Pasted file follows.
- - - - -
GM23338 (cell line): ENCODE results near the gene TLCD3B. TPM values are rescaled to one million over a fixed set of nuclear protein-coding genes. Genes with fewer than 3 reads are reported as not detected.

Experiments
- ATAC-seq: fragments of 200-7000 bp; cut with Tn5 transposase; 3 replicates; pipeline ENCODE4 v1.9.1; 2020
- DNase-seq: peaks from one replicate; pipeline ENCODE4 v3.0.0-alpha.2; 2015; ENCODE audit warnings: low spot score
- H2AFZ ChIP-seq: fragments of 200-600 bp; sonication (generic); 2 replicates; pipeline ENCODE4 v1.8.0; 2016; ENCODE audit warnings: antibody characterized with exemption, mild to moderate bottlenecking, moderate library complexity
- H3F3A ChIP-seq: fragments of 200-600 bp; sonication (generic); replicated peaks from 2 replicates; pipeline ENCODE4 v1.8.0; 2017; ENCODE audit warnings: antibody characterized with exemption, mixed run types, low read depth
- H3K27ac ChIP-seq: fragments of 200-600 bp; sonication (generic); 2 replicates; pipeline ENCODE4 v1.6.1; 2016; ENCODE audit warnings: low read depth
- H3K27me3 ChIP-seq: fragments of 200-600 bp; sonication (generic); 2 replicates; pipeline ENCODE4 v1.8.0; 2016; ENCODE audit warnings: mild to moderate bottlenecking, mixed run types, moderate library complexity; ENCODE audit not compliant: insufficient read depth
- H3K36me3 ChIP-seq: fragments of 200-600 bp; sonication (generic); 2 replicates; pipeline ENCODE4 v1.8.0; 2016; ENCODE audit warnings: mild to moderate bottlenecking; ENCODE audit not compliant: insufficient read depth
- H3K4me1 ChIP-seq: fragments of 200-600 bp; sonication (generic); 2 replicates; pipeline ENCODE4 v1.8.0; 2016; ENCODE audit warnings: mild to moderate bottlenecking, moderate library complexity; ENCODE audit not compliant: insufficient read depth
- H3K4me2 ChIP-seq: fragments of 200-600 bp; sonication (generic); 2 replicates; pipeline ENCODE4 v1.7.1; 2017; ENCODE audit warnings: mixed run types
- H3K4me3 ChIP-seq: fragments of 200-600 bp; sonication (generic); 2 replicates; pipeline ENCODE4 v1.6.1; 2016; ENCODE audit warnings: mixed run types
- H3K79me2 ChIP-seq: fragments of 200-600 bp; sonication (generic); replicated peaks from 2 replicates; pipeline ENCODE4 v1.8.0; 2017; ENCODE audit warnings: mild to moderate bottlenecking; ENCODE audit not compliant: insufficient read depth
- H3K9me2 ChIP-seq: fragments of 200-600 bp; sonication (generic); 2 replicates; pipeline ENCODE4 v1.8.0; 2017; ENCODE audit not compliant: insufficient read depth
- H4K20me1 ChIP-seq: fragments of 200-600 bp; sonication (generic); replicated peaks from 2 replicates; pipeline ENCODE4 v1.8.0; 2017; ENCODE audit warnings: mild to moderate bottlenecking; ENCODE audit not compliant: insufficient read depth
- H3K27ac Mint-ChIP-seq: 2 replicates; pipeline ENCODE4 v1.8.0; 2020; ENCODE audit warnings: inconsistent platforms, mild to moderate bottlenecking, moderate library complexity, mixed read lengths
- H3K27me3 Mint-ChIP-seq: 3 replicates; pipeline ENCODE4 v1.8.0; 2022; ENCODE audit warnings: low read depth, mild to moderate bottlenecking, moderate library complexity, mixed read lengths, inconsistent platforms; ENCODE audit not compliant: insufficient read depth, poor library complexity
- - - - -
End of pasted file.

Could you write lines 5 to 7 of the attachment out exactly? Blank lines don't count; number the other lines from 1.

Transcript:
- H2AFZ ChIP-seq: fragments of 200-600 bp; sonication (generic); 2 replicates; pipeline ENCODE4 v1.8.0; 2016; ENCODE audit warnings: antibody characterized with exemption, mild to moderate bottlenecking, moderate library complexity
- H3F3A ChIP-seq: fragments of 200-600 bp; sonication (generic); replicated peaks from 2 replicates; pipeline ENCODE4 v1.8.0; 2017; ENCODE audit warnings: antibody characterized with exemption, mixed run types, low read depth
- H3K27ac ChIP-seq: fragments of 200-600 bp; sonication (generic); 2 replicates; pipeline ENCODE4 v1.6.1; 2016; ENCODE audit warnings: low read depth